Searching for a better way to explain health and science. Parasites, friend or foe? Does reading a newspaper make us better informed?
Here's what's on tap: Is tackle football the "New Smoking?" ... Private equity investment + healthcare = SURPRISE Billing. ... Is there an evolutionary role for parasites? ... And time: Is it subjective, fleeting or agonizingly long? A look at the underlying neurobiology.
Identifying the cause of an infectious disease is time-consuming and not always easy. So a company called Karius has developed a blood test that analyzes cell-free DNA to identify more than a thousand pathogens.
Pigs have their noses constantly in the mud, and they eat just about anything. It's not a surprise, therefore, that they carry potentially dangerous infections. And raising the pig yourself and naming it Oinker doesn't mean it will be more hygienic than any other pig.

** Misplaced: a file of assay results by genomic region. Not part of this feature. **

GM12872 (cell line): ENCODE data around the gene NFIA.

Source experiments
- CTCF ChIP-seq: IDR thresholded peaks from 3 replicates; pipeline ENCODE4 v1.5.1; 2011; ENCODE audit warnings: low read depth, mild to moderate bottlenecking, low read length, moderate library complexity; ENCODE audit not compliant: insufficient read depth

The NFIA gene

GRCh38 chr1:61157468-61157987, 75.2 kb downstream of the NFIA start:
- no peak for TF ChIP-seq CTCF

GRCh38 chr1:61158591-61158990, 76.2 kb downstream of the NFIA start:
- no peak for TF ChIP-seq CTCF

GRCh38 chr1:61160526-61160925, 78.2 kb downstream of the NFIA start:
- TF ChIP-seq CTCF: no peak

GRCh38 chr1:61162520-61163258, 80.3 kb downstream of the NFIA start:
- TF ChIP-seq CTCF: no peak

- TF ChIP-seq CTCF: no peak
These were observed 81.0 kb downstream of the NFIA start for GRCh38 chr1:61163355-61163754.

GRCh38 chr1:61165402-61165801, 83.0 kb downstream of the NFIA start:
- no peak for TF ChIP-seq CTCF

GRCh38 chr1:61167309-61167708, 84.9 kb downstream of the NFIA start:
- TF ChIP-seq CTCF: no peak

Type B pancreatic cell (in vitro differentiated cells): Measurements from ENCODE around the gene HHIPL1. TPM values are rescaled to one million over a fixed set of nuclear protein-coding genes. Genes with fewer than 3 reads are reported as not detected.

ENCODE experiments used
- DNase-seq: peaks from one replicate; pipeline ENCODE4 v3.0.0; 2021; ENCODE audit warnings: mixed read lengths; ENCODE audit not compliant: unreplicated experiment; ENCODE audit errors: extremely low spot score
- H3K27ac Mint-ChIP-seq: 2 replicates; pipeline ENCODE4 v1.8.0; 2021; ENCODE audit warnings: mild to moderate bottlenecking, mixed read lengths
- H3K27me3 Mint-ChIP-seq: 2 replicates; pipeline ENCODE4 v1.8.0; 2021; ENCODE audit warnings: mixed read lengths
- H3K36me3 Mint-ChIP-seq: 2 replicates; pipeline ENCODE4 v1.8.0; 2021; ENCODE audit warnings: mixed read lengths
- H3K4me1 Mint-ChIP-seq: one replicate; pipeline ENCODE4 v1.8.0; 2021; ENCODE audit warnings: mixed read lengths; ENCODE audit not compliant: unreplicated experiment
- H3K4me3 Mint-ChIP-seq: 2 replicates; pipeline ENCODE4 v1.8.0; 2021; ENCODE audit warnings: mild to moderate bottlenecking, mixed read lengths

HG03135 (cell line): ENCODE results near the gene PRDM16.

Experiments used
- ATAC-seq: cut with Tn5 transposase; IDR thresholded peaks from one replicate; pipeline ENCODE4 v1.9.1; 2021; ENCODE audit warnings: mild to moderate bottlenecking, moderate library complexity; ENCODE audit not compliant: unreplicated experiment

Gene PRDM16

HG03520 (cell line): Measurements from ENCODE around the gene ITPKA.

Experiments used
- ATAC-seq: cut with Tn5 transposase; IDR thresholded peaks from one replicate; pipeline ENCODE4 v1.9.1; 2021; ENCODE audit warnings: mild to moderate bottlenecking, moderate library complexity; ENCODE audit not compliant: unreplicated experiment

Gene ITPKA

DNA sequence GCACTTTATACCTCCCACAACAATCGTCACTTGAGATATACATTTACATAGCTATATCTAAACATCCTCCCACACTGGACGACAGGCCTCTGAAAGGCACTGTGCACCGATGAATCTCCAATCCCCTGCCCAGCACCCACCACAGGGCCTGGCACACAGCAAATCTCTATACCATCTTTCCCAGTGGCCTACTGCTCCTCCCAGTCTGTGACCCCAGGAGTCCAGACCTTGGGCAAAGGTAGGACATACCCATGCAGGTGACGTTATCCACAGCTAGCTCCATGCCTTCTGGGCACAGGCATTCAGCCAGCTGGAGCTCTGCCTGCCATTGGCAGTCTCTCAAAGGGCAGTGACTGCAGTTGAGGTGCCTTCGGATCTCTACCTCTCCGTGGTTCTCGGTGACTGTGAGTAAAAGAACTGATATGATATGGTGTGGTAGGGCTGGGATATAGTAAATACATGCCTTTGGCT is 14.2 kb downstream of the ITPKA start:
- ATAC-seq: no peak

The myth that "natural is better" is widespread and pernicious. Though it can manifest in relatively harmless ways (e.g., consuming overpriced organic food), the relentless pursuit of all-things natural can be dangerous or even deadly. It is not an exaggeration to say that society's obsession with natural remedies is itself an illness. The latest weirdness comes from Germany, which according to New Scientist, is considering approval of parasite eggs as a food additive. After eating the eggs, little worms hatch, and people believe that these worms will cure them of their maladies. Most likely, they won't.
Parasitism evolved at least 223 times, far more than the previous estimate of 60. It arose more times in certain phyla (e.g., arthropods, nematodes, flatworms, and mollusks) than in others. Today, about half of all animal species are parasitic.